Head teacher determined to help the whole child

By Simon Hart

‘I came to the school 21 years ago as a supply teacher so I know lots of the families – children I taught are now some of the parents of children we’ve got. It may be time to move on!’

Paul Loughran has his tongue firmly in his cheek as he reflects on his longevity as a teacher at St Michael’s Catholic Primary School in Halton – after all, there appears little threat of the 54-year-old overstaying his welcome given his recent accolade as Primary Head Teacher of the Year.

That prize came his way at the Archdiocese of Liverpool School awards in May and if he felt ‘a little bit uncomfortable’ about the individual attention, his efforts in bringing school and community together in his five years as head certainly warrant praise.

‘We try to engage with our community as much as possible,’ he begins. ‘The community where the school is located is quite a deprived area of Widnes and we have a high percentage of disadvantaged families so we’re keen on ensuring our children get out and experience what’s going on in their local environment.’

Examples of the activities that also earned St Michael’s a place on the shortlist for this year’s Contribution to the Community award are plentiful, starting with the involvement of ‘about 25 of our Year 6 pupils’ in the Halton Mayor’s awards scheme. ‘They have to do so many voluntary hours of helping in the community,’ Paul explains. This included visits to a local care home, litter picking and even random acts of kindness to strangers in the street. It is an endeavour that involves the help of a pastoral team, led by Stef Lockley, who work hard to build relationships. ‘It’s very important to get the community on side and home and school working together.’

He adds: ‘I just want the children to have the best educational experiences that they can and that’s not just about the academic side. We look to look after the whole individual – academically, socially, pastorally. I’m aware of this area and how hard it is for young people growing up – I came from a similar area myself in Bootle and my parents instilled in me that whatever you do, you do it to the very best of your ability. I’ve taken that on board as a head teacher.’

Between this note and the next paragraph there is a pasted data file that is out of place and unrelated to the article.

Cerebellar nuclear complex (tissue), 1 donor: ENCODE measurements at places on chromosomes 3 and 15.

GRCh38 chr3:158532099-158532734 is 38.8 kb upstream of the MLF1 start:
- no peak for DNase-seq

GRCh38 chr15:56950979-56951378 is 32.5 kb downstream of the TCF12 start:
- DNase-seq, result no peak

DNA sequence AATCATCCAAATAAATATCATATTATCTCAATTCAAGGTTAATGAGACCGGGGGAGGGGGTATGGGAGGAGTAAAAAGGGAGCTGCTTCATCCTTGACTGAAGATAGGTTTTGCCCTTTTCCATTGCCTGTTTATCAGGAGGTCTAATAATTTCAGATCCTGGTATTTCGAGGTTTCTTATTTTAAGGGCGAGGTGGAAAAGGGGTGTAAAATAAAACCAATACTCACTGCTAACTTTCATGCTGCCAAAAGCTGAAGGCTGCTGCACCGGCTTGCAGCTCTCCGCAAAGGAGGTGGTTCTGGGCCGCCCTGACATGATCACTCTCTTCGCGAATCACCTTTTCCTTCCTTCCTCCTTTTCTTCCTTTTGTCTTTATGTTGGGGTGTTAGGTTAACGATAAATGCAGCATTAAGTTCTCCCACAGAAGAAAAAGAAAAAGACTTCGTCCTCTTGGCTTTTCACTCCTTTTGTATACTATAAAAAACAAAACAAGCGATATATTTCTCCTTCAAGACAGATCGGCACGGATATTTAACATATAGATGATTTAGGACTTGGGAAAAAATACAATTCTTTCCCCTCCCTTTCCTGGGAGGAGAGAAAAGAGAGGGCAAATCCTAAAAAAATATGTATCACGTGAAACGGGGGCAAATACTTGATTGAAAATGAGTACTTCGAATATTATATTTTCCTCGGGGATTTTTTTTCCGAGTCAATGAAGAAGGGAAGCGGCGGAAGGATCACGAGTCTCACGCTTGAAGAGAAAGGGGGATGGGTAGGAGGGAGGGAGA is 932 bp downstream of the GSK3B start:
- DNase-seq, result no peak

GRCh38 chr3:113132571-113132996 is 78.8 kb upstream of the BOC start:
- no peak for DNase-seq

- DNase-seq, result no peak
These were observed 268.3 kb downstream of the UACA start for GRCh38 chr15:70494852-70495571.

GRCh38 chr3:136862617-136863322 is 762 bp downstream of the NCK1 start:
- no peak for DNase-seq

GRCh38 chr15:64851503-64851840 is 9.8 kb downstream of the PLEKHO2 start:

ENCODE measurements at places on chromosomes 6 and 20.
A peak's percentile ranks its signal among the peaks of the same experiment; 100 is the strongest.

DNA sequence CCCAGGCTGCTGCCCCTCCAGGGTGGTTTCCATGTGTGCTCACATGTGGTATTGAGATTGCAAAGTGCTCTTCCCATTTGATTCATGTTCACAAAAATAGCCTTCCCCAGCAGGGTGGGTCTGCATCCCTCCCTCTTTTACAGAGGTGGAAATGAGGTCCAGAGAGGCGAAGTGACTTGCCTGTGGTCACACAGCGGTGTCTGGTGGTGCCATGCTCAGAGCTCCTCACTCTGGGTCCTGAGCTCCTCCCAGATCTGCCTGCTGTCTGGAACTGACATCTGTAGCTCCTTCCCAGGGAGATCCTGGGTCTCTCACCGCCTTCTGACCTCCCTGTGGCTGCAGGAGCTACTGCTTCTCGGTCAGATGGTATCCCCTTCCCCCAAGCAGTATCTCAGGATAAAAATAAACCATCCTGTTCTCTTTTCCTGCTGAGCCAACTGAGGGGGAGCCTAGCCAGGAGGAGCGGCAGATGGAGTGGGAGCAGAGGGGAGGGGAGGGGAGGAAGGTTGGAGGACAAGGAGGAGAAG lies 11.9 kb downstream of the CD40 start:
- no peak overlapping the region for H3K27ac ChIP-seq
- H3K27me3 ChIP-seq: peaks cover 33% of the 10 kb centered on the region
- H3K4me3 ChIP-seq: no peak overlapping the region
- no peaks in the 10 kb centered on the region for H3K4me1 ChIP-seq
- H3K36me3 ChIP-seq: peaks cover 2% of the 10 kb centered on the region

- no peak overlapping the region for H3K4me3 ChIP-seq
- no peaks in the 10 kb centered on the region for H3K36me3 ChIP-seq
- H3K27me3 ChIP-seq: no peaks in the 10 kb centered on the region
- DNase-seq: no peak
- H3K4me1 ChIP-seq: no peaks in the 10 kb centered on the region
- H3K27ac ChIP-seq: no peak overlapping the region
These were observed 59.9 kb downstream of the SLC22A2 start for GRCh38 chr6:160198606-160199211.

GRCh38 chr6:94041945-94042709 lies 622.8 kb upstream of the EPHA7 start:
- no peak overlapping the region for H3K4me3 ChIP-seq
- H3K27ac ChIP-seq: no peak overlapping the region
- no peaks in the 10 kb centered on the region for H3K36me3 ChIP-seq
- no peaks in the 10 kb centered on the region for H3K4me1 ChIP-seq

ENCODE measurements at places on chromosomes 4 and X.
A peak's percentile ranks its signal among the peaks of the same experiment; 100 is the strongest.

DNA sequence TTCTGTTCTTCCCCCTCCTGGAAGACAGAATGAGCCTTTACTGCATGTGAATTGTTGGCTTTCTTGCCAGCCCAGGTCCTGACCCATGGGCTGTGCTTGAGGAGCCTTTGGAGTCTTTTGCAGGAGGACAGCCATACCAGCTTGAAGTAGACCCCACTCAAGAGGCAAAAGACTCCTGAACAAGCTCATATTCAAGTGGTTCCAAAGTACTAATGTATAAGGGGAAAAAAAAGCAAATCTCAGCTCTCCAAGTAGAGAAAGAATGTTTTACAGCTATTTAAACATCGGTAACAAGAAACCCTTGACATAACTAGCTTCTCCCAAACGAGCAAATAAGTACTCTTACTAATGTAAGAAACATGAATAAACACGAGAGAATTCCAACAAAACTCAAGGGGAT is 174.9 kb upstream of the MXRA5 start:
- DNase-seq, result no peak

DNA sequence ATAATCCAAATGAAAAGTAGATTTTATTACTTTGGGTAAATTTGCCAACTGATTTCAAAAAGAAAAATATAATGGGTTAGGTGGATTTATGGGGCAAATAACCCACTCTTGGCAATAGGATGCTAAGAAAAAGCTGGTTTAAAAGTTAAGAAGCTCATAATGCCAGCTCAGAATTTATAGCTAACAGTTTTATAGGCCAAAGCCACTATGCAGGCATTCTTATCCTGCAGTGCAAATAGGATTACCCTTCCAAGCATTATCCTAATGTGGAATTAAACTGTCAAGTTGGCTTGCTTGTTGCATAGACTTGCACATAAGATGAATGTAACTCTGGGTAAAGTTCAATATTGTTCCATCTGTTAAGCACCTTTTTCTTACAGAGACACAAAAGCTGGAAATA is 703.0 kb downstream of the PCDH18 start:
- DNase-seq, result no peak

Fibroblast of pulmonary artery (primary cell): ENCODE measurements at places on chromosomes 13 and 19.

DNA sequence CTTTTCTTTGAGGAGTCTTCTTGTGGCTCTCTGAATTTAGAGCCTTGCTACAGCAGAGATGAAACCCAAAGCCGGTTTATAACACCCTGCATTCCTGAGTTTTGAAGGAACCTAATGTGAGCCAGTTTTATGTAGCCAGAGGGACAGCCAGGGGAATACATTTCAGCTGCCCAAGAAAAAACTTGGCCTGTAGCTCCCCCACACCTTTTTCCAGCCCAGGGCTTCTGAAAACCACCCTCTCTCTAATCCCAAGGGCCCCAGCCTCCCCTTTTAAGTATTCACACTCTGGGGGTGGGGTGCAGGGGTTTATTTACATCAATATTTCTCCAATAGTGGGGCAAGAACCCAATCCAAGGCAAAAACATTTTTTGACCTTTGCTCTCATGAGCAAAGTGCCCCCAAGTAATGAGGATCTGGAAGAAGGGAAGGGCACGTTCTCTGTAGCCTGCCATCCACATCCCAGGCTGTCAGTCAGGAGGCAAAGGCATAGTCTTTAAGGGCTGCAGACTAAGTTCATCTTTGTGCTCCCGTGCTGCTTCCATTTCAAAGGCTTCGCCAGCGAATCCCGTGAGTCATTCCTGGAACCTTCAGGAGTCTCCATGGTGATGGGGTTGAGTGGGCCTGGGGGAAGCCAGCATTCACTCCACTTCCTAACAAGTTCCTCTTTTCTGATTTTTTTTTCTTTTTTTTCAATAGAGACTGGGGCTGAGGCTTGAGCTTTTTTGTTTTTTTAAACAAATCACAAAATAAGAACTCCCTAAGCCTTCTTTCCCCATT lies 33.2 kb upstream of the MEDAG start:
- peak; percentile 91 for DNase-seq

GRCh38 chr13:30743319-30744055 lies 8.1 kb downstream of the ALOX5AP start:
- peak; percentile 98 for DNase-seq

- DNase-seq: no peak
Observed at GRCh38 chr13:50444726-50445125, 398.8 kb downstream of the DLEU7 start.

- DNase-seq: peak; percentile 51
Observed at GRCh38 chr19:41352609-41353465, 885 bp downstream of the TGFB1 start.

For Paul, who spent three years studying and coaching football at Southern Illinois University in the United States and has an involvement as a coach and scout with Everton’s academy, physical exercise is important and every pupil at St Michael’s takes part in the ‘Daily Mile’ after registration each morning.

He elaborates: ‘We have an area that circles the school and they are asked to run, walk, jog – whatever they want – for 10 minutes. If they run for the full 10 mins they’ll complete the mile but it’s not about completing a mile, it’s about a healthy start to your day. When they come back inside, they’re actually ready to learn and those with excess energy have got rid of some of it.

‘Another initiative we’ve recently started is linked in with the national schools breakfast programme. We’re the first school in Halton to introduce it. It’s with money taken from the sugar tax and because of our high levels of deprivation we’re able to provide every child with breakfast every day.’

They get plenty else too – from extra-curricular club activities including art and music to an hour’s Spanish each week from the age of four. The overall goal, he notes, is a simple one – and highly admirable: ‘I want the children to become good citizens of the future.’